These findings are compatible with the functional score seen after ankle arthrodesis for osteoarthritis. Similar results were published by Zelle et al (22), who retrospectively reviewed 20 patients, all with AO 43-C3 fractures treated over a period of 17 years with primary arthrodesis. Their results were comparable to those of other primary arthrodesis studies, with very low soft tissue complication and nonunion rates and acceptably good outcomes, with all patients able to ambulate without assistive devices. These latest findings complement the outcome published by Hendrickx et al (35) in 2011, who studied 66 ankle arthrodesis cases performed for various indications at a mean follow-up of 9 years. The authors found that 91% of their patients were satisfied with their achieved ankle condition, with an AOFAS score of 67 ± 12 and an improved mental health perception according to the SF-36 score (35). On the basis of their findings, they suggested that ankle arthrodesis improves the quality of life for patients with end stage ankle osteoarthritis.
PICO Question 2: Long-Term Complications
Poor outcomes of pilon fractures is associated with the extent of articular surface involvement and cartilage damage and quality of the anatomical reduction of the fracture fragments (3, 8, 33, 36-38). This point has been highlighted by Anderson et al(36) and Marsh et al(38) ,who emphasized the high incidence (up to 50%) of PTOA secondary to fractures of the distal tibial articular surface. Both studies reported a strict correlation (P<.01) between the development of PTOA and the high-energy injury and fracture pattern, with a 20-fold higher risk of developing osteoarthritis within 2 years after high-energy pilon fractures. Similarly, Horisberger et al (37) addressed the link between the development of PTOA and ankle fracture pattern with significantly shorter osteoarthritis latency time (P<.01) in highly comminuted pilon fractures. Such articles emphasize the importance of evaluating the degree of articular surface damage because it can indicate a probable poor outcome.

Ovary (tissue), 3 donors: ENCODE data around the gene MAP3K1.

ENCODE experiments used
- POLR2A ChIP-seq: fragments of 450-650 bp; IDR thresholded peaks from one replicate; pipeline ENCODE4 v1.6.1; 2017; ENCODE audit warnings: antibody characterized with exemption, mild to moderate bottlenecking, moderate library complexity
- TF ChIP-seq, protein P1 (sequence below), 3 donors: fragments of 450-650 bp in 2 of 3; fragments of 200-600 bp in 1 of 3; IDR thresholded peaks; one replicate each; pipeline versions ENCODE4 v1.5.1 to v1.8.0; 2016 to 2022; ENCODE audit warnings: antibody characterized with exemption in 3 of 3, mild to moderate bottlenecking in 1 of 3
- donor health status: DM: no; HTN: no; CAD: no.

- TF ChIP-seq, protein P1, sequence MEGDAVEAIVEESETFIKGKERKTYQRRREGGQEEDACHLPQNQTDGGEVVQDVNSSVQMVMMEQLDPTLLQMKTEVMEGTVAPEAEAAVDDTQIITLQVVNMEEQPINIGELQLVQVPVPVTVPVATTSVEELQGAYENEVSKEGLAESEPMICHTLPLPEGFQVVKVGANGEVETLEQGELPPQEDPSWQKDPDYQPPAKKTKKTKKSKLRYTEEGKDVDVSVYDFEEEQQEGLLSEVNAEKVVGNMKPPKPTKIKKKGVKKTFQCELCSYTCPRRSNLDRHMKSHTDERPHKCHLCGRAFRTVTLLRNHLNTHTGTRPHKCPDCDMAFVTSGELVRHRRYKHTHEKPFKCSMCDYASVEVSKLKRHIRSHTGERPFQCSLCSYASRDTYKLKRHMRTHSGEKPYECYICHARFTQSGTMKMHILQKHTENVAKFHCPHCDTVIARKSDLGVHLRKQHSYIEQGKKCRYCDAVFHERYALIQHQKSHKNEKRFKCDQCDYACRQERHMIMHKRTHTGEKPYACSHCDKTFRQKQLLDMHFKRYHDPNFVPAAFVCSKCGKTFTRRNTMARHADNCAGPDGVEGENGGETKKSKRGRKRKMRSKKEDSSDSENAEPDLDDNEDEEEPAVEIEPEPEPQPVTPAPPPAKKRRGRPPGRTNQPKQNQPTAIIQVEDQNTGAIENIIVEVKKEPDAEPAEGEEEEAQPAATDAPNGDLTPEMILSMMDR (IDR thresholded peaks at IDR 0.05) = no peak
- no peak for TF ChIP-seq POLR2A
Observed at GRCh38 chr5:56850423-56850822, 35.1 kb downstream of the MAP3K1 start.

Unfortunately, much of the literature reviewed in this study lacks long-term data needed to assess for the development of these outcomes. Among cases involving a staged treatment protocol, the average follow-up period was 26 months (range, 9-36). This number was significantly greater in the primary arthrodesis cohort, with an average follow-up time of 60 months (range, 24-86). Follow-up length is especially important when considering outcomes like PTOA, secondary arthrodesis, and amputation because these developments are typically observed with medium- or long-term follow-up. Most of the staged approach studies reviewed focused on short- or medium-term outcomes and thus did not adequately address long-term outcomes, especially arthrosis development. On the basis of the review of staged procedure articles, with reported PTOA rates of 20% to 50%, the authors estimate the rate of secondary arthrodesis in patients with comminuted pilon fractures to be higher than the data reported in more recent series (8% to 20%) (3, 15, 26-29) as most of these studies had inadequate follow-up, an issue commonly seen in trauma populations (39). No PTOA is expected in the primary arthrodesis group, as this complication is avoided with the joint fusion procedure. Thus, on the basis of this review, no conclusions can be made regarding the comparison of PTOA long-term outcomes between arthrodesis and staged ORIF.